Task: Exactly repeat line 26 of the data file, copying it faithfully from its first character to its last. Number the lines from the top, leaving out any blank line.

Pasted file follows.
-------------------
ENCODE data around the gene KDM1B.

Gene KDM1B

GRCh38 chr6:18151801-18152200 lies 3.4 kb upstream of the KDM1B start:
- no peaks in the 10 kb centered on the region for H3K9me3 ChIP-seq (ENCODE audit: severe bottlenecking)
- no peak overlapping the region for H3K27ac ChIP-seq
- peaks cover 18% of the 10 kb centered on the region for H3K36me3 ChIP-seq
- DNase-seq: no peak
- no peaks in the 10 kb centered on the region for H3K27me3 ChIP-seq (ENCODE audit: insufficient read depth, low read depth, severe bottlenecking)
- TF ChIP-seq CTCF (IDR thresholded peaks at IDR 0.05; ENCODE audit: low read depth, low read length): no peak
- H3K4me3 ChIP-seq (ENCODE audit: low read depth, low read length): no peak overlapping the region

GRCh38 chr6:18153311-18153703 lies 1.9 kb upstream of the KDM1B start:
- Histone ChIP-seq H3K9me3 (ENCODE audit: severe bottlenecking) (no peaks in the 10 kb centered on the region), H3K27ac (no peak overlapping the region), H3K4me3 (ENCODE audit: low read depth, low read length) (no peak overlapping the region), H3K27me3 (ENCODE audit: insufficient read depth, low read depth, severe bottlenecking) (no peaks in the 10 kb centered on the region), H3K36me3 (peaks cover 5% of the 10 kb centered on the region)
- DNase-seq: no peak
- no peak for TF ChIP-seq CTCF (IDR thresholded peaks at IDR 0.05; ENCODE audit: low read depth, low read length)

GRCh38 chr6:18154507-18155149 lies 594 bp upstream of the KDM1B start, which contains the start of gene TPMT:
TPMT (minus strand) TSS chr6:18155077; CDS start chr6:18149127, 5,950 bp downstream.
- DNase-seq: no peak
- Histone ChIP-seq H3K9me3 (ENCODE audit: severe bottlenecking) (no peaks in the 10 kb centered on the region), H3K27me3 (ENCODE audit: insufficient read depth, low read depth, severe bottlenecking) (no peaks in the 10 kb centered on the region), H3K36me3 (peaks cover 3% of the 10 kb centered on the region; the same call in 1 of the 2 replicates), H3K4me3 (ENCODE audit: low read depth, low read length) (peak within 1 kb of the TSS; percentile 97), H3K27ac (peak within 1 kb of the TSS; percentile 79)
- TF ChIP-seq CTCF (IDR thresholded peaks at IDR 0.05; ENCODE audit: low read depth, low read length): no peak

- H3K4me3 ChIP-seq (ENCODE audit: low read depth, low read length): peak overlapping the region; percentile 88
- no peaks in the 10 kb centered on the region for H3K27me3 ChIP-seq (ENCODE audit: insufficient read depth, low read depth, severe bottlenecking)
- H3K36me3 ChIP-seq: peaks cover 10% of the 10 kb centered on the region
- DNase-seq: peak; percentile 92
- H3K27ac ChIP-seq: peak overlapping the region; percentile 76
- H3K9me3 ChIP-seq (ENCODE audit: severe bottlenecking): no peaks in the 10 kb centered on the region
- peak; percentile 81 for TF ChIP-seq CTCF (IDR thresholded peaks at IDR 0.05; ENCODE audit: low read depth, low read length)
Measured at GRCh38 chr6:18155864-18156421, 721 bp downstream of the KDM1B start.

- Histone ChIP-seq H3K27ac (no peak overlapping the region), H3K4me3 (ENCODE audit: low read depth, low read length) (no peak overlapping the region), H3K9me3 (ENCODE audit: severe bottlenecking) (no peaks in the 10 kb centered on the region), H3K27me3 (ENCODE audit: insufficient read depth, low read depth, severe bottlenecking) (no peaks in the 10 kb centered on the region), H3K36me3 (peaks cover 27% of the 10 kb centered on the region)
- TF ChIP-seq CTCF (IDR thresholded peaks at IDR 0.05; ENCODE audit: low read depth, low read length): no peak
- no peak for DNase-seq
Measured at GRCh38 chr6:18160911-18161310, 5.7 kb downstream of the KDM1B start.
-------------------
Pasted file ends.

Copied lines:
- peak; percentile 81 for TF ChIP-seq CTCF (IDR thresholded peaks at IDR 0.05; ENCODE audit: low read depth, low read length)